What was once a rest stop on the way to vegetarianism is now Hollywood's hottest diet. The pescatarian regimen—basically a vegetarian approach supplemented by fish and shellfish—is a low-fuss way to stay on the chic-eatery circuit and reap some serious benefits: It can help you lose weight, build muscle, and even improve your sex life.Little wonder, then, that this dietary lifestyle has become the choice of in-the-know, health-conscious celebrities like Olivia Wilde, David Duchovny, Common, and Ben Stiller. Top TV trainer Jillian Michaels feasts on fish-and-veggie combos, and on New Girl, the frequently shirtless Schmidt (Max Greenfield) announced on Thanksgiving that he was, for the most part, "a refined and enlightened pescatarian."
The schools of fish lovers are swelling, and the reasons are both simple and compelling. For starters, there's weight loss. Consider this: A 6-ounce sirloin delivers about 50 grams of protein—along with 360 calories and 16 grams of fat (6 of which are saturated). You get the same protein boost from 6 ounces of yellowfin tuna, for only 221 calories and 1 gram of fat. Says Dr. Sarah Samaan, a (pescatarian) cardiologist and the author of Best Practices for a Healthy Heart: "It can be hard to get enough protein with a vegetarian diet, and some of the veggie protein sources like beans and soy can bloat you." Fish eaters may also have lower incidences of certain cancers (prostate among them) than vegetarians, according to researchers from the University of Oxford. Plus, fish are the best source of omega-3 fatty acids—which lower heart-disease risk and contribute to brain health. You'll have better sex, too, since the high omega-3 content in fish increases nitric-oxide production, improving erectile function. Hooked yet?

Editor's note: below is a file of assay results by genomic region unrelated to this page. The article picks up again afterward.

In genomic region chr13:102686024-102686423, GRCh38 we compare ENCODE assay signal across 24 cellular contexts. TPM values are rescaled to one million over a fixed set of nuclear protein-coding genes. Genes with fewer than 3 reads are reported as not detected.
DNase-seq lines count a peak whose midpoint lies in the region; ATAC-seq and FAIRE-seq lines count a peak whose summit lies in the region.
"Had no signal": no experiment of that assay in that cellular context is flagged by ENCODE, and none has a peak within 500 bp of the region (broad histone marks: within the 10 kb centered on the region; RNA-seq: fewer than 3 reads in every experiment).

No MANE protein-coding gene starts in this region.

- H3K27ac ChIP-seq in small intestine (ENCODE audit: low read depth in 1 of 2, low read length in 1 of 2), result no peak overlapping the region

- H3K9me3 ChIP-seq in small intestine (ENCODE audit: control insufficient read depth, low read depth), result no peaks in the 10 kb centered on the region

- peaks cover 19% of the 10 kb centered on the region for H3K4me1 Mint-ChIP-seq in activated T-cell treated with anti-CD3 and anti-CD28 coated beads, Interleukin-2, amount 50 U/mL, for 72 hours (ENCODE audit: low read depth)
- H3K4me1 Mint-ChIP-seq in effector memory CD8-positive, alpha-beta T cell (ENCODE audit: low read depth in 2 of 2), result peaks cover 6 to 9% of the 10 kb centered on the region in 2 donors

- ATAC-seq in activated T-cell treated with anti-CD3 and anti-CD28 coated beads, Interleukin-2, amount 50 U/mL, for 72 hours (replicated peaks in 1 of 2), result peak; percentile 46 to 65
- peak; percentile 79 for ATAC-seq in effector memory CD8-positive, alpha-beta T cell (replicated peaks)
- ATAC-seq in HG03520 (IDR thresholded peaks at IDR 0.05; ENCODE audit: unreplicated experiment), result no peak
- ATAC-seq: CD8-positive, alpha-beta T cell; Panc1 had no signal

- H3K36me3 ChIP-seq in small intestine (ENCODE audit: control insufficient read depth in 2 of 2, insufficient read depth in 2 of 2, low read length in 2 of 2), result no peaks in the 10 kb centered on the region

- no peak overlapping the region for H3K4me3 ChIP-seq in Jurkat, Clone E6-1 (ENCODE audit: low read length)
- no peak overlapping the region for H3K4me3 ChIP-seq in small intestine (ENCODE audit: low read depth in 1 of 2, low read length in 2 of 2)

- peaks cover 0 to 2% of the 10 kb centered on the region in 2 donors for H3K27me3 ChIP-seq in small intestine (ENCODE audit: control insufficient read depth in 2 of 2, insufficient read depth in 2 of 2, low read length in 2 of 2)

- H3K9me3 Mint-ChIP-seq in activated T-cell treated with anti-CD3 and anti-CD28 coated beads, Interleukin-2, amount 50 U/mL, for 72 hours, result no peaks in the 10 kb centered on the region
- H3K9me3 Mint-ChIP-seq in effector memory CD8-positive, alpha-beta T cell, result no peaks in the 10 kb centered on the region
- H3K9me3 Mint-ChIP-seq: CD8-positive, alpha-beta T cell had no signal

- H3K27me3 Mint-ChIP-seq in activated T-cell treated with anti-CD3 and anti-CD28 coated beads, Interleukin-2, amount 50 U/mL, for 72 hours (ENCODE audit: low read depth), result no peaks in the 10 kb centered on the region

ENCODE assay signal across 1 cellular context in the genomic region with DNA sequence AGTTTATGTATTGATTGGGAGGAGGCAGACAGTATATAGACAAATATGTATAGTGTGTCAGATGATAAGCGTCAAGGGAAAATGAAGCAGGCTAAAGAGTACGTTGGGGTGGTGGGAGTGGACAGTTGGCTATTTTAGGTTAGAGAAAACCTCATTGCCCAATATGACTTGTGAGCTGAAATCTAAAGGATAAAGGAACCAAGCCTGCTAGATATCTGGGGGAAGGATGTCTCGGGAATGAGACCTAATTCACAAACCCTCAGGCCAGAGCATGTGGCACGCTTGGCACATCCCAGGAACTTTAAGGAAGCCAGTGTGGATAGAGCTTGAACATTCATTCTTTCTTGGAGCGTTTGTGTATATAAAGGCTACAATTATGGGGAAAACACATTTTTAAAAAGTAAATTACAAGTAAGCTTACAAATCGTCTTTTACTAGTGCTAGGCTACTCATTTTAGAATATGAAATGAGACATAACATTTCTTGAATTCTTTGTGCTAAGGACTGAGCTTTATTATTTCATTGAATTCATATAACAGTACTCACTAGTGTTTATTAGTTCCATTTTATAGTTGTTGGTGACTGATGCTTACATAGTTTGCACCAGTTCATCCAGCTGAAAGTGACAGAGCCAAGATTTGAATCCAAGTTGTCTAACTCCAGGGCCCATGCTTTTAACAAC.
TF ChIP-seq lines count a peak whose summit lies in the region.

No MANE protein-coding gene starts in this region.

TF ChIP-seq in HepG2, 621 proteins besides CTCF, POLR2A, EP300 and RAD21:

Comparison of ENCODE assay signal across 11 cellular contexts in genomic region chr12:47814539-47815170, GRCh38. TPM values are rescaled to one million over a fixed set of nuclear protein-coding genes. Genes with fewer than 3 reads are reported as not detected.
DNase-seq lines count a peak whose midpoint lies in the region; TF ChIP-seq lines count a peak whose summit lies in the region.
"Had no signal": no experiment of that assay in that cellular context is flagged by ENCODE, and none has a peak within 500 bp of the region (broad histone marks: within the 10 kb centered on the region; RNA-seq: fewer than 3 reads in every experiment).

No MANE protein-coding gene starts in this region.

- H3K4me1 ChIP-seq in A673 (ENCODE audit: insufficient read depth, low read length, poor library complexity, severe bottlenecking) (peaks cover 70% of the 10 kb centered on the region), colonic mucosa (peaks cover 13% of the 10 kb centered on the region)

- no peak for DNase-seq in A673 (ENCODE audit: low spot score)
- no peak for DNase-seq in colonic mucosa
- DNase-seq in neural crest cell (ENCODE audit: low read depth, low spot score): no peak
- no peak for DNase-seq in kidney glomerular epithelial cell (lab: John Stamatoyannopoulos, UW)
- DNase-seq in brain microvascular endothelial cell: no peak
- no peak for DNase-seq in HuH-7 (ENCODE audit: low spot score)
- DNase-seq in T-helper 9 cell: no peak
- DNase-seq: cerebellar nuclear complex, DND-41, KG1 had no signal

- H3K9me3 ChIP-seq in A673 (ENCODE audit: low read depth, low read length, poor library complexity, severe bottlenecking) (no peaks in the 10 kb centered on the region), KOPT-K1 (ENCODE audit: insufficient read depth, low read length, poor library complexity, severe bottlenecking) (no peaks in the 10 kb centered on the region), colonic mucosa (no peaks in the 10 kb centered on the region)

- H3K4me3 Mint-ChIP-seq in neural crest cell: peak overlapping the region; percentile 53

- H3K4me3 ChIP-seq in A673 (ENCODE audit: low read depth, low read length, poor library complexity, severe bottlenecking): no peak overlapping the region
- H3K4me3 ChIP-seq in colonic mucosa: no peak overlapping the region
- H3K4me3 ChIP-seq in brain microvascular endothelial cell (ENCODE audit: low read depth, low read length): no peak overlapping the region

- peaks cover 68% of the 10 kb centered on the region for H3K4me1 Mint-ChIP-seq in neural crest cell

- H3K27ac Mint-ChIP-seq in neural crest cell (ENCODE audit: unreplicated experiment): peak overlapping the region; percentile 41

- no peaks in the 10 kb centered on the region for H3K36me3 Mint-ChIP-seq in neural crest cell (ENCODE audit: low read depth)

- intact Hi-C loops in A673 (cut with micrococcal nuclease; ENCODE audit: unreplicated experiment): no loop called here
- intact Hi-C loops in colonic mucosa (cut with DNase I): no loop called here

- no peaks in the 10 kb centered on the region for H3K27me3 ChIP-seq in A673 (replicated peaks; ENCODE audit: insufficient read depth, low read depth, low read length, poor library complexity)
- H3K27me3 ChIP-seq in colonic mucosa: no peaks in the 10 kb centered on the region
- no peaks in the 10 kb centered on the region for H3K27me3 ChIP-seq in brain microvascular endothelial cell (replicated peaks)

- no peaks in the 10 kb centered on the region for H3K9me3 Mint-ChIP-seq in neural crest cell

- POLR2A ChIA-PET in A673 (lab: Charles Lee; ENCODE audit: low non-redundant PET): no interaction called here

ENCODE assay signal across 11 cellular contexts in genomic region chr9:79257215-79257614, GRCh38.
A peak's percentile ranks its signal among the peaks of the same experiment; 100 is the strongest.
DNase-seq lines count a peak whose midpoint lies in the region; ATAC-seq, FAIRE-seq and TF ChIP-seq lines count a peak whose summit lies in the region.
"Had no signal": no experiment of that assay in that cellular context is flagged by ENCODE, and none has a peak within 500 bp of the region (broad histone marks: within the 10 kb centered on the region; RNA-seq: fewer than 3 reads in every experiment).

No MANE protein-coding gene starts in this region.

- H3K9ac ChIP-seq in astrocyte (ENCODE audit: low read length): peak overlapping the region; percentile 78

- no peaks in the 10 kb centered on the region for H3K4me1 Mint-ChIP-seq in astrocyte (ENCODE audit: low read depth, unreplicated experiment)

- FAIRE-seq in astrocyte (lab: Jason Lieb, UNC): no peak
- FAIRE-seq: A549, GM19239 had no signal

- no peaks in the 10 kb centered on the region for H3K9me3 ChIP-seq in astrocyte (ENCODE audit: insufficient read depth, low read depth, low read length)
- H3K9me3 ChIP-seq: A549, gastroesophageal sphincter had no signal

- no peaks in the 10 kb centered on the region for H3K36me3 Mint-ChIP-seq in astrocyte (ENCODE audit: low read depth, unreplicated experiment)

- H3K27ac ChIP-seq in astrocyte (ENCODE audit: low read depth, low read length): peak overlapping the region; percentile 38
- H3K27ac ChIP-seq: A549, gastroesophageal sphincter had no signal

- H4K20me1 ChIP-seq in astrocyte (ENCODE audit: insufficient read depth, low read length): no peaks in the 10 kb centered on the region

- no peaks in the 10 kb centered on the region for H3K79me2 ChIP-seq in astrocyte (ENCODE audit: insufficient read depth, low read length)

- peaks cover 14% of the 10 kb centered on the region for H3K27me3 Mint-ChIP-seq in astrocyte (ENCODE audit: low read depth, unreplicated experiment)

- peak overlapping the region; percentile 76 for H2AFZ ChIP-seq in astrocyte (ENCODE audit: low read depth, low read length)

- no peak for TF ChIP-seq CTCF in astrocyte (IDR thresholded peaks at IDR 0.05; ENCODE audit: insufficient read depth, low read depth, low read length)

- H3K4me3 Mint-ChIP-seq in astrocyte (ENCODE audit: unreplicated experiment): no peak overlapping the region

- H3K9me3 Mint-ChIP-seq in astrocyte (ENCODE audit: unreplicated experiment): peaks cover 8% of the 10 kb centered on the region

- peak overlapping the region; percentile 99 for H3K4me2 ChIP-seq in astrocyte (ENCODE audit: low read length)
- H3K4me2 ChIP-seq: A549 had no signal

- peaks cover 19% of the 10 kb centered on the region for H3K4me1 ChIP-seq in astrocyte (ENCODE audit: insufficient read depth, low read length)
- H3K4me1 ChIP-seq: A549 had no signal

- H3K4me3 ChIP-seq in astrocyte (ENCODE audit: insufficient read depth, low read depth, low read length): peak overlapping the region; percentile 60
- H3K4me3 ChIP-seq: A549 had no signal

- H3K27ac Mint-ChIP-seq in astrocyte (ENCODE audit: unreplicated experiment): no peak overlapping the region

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Mercury levels rise as you move up the food chain, which is why you should rarely eat large carnivores like swordfish, king mackerel, and shark. The best way to minimize your ingestion of toxins? Eat fingerling fish like herring, sardines, and anchovies.

Unsustainable seafood tends to have more mercury, studies show, which may cancel out omega-3 benefits. The Seafood Watch app from Monterey Bay Aquarium helps you find sustainably caught or farmed fish.

To minimize your toxin intake and maximize your nutrient intake, vary your seafood diet. Pile on the small, cold-water fish; eat high-cholesterol picks, like shrimp and squid, only once a week; and avoid PCB-heavy options, such as Atlantic or farmed salmon, altogether.

Pineapples, bananas, mangoes, papayas, and oranges may be helpful in blocking some mercury absorption. Pair your fillets with a fruity salsa.

Preserved fish, such as smoked trout, makes a good main-course-salad topper (add mustard dressing) and a healthy, tasty swap for sausage in a hash.

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